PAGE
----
Hb [guest] says, "is this not a semantic arument? iyt is universal in that three bases code for one amino acid its just that in the odd case he amino avcids differ"
TRex says, "Yes. Language is universal in humans, but we don't al speak the same language :)"
JohnW says, "Could someone remind me just how many tRNAs exist in a given organism- is there one for each of the 64 triplets (minus the 2 stop codons), or does the tRNA-mRNA pairing always rely on 'wobble'?"
JohnW [to TRex]: ok, in that sense yes, I see your point.
Hb [guest] says, "if I remember rightl;y it is 20 aatRNA synthetases, about 45 -50 tRNAs and 61 codons"
TRex says, "I think the minimum nimber of tRNAs needed is something like 22 or 23"
JohnW is looking up the triplet code
Zerwan says, "several "
TRex says, "One for each of the amino acids, one to start and one to stop. Mitochondria come closest to this minimum"
JohnW says, "Ah, I see I should have said '3 stop codons'"
JohnW says, "Is the Met codon the start codon then?"
TRex says, "I think!"
Hb [guest] [to TRex]: yes start is the same as met
Iddo [to JohnW]: yep, same as Met
Iddo says, "AUG"
TRex says, "Yes synthesis begins with a met"
Zerwan finds his way out.
Hb [guest] says, "but not all proteins, mature that uis, syart with met"
Iddo says, "could someone remind me about the amber and ochre codons?"
Jim Pitts says, "The level of tRNAs vary in different organisms and so there is usually seen a codon preference normally one or two codons used most of the time."
Jim Pitts says, "for a particualr aas"
TRex says, "A lot of mets are cut off after synthesis is complete"
TRex says, "amber and ochre are historic terms for two of the stop codons"
Hb [guest] [to Iddo]: the amber name was a joke (somebody'd am name?) then it was continued with ochre and opal
Jim Pitts says, "The amber mutation was found before DNA sequencing so not assigned to a specific codon"
TRex [to Iddo]: I think that amber is not as efficient a stop codon, and ochre was discovered last - so they called it a olour too. I think it was a lab thing
Jim Pitts says, "Normal E. coli genes often have two different stops in a row"
JohnW asks, "so are the '3 stop codons' actually 'stop', 'amber' and 'ochre'?"
TRex says, "There also has to be a way of distinguishing a start met form an internal met"
Hb [guest] [to JohnW]:
Iddo [to trexx]: a consensus sequence -10 downstream to the initial met
Iddo says, "e.g. tataat in bacteria"
Iddo . o O ( I meant upstream, sorry) )
Jim Pitts says, "UAA = Ochre, UAG = Amber, UGA = Opal "
Hb [guest] [to TRex]: this consensus sequence S-D sequence has ho,ology to the 18S RNA in ribosomes and is situated 7 bases preceding the start AUG
TRex says, "Is it true that one of the stop codons is more effective than the others?"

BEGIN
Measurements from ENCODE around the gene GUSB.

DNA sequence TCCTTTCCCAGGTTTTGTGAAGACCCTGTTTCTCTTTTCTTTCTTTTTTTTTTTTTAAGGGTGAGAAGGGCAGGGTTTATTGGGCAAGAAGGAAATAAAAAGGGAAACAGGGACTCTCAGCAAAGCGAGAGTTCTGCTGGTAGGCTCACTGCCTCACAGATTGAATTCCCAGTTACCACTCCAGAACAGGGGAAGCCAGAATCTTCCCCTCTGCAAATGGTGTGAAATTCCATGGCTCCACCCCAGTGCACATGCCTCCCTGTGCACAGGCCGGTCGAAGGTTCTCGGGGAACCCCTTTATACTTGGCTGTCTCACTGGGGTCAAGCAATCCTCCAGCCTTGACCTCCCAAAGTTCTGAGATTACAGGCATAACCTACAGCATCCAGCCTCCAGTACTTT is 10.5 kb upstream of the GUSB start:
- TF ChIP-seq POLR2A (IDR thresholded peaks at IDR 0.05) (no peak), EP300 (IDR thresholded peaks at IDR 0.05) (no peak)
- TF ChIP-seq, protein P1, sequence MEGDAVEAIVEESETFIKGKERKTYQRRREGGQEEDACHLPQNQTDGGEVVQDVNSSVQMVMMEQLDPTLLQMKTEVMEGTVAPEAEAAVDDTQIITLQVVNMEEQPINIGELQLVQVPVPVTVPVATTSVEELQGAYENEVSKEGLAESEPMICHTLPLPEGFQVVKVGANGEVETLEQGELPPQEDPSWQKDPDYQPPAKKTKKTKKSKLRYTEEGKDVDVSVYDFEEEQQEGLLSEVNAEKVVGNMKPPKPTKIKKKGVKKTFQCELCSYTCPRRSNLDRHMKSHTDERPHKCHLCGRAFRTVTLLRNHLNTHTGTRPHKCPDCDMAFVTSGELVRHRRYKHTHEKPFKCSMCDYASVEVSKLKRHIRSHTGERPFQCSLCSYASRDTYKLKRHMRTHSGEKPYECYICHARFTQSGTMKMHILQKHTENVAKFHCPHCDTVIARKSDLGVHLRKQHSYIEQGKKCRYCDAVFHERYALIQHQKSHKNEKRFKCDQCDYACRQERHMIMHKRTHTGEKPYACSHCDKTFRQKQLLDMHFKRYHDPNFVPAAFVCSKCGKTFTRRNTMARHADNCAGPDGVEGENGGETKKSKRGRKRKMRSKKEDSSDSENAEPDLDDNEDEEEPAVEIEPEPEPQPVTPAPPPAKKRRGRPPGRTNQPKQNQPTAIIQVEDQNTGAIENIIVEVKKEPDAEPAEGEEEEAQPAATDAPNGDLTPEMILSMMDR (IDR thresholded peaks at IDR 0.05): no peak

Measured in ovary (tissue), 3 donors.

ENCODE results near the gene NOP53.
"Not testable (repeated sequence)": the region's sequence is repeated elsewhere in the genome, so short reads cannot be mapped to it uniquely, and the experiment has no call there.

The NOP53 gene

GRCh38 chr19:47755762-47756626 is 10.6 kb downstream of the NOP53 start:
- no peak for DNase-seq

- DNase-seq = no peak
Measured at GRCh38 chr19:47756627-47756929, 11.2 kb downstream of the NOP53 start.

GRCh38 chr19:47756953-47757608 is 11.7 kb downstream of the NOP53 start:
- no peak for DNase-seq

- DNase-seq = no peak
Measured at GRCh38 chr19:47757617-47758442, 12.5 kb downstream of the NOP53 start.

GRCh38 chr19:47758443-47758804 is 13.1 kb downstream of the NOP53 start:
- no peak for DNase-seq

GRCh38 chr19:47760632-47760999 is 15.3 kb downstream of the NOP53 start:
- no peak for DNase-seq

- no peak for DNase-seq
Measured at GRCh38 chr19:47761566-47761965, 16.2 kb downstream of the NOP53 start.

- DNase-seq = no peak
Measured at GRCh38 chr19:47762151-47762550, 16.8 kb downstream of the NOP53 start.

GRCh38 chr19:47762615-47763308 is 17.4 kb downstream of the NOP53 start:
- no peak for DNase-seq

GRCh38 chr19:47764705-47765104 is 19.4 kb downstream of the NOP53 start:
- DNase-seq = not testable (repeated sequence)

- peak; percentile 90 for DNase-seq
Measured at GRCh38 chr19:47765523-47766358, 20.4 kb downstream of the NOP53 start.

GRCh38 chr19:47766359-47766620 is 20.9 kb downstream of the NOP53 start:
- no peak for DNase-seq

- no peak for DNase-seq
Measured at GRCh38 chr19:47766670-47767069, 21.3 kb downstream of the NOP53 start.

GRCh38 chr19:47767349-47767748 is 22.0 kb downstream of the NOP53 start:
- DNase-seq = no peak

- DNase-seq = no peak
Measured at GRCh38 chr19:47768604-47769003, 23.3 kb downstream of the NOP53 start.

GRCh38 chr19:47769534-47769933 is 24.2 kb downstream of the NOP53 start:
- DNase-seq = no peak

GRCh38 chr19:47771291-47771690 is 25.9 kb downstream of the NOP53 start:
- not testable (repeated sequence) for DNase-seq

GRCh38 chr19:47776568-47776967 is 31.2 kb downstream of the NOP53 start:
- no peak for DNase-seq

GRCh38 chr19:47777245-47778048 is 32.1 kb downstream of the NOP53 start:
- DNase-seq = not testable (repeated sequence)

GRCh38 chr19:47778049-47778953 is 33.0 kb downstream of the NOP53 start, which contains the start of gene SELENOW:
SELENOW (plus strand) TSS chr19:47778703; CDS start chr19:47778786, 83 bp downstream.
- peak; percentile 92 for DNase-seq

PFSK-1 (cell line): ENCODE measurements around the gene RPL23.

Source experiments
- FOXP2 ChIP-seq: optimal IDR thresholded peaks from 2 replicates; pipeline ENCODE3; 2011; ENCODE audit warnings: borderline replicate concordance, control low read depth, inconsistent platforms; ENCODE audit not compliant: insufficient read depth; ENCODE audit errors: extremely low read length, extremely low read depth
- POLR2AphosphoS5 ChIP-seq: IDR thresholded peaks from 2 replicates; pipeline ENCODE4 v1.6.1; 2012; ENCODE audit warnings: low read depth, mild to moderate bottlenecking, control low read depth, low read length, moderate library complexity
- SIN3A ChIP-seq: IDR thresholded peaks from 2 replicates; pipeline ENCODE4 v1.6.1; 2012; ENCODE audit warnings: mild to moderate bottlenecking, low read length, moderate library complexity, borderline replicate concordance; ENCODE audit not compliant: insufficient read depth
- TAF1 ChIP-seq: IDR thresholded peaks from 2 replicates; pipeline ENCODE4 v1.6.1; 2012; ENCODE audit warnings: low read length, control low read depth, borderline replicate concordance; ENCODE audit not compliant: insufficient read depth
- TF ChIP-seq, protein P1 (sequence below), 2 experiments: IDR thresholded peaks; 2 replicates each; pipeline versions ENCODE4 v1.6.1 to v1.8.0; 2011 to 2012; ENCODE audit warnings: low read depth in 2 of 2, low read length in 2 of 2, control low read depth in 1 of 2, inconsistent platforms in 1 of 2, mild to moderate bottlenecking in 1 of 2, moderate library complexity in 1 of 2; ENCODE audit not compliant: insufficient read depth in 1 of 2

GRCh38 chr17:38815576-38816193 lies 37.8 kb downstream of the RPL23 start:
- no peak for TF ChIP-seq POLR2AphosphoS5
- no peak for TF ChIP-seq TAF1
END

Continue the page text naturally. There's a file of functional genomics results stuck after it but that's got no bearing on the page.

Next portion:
Hb [guest] says, "yes its easy to get amber mutations cos of double stops spoken about earlier but difficult to get opal mutants"
Iddo 's got to go now :-( Great talking to you all
JohnW waves to Iddo
TRex says, "I seem to remember selenocysteine is read on a stop codon. I that correct, and which is it?"
Hb [guest] says, "bye iddo"
Iddo waves to all
Iddo has disconnected.
Hb [guest] says, "I think you are right about stop codons and selenocyystein but I don't know whic"
Malma says, "UAG is the selenocystein codon"
Hb [guest] says, "I' sorry but I must go to. Its been nice talking to you all. Maybe we should continue this discussion some time"
Ahotz says, "I have to go, too, thanks,bye"
TRex says, "Thanks Malma"
Ahotz has disconnected.
Hb [guest] has disconnected.
The housekeeper arrives to remove hb [guest].
TRex says, "Henry thanks for your time and help. It would be good to revisit some items later"
JohnW . o O ( another Mammoth MOO session... )
TRex says, "Let's call it a night!"
JohnW says, "Yes, thanks very much Henry. This has been very interesting."
Gayle schulte says, "thank you!"
Gayle schulte has disconnected.
JohnW says, "By the way, I'll just add, have a look at Leos Kral's translation movie if you havent done so..very impressive!"
TRex says, "Bye to all - look forward t the next"
JohnW [to TRex]: one of these days (nights) I will have to make it to a Guanine group meeting.
TRex says, "John is that movie url in the PPS pages?"
TRex says, "We'd enjoy that John"
TRex says, "Guanine's are usually 2400 GMT Tuesdays at baseG"
JohnW says, "Yes- try http://www.cryst.bbk.ac.uk/mirror/prtsynth/ which is the mirror I set up, but the original is at Georgia State Univ, U.S. - movie, slide show, quiz, the lot."
JohnW says, "its also pointed to from the PPS Course Material, Section 4"
TRex says, "Thanks John. Have a good evening"
Paolo says, "Thanks a lot and bye all! "
TRex waves goodbye
Paolo has disconnected.
JohnW says, "And you, Trex"
TRex has disconnected.
The housekeeper arrives to cart Iddo off to bed.
JohnW asks, "Shall we pull the plug on the recorder?"
Malma says, "bye everybody"
jzt turns the C-recorder off.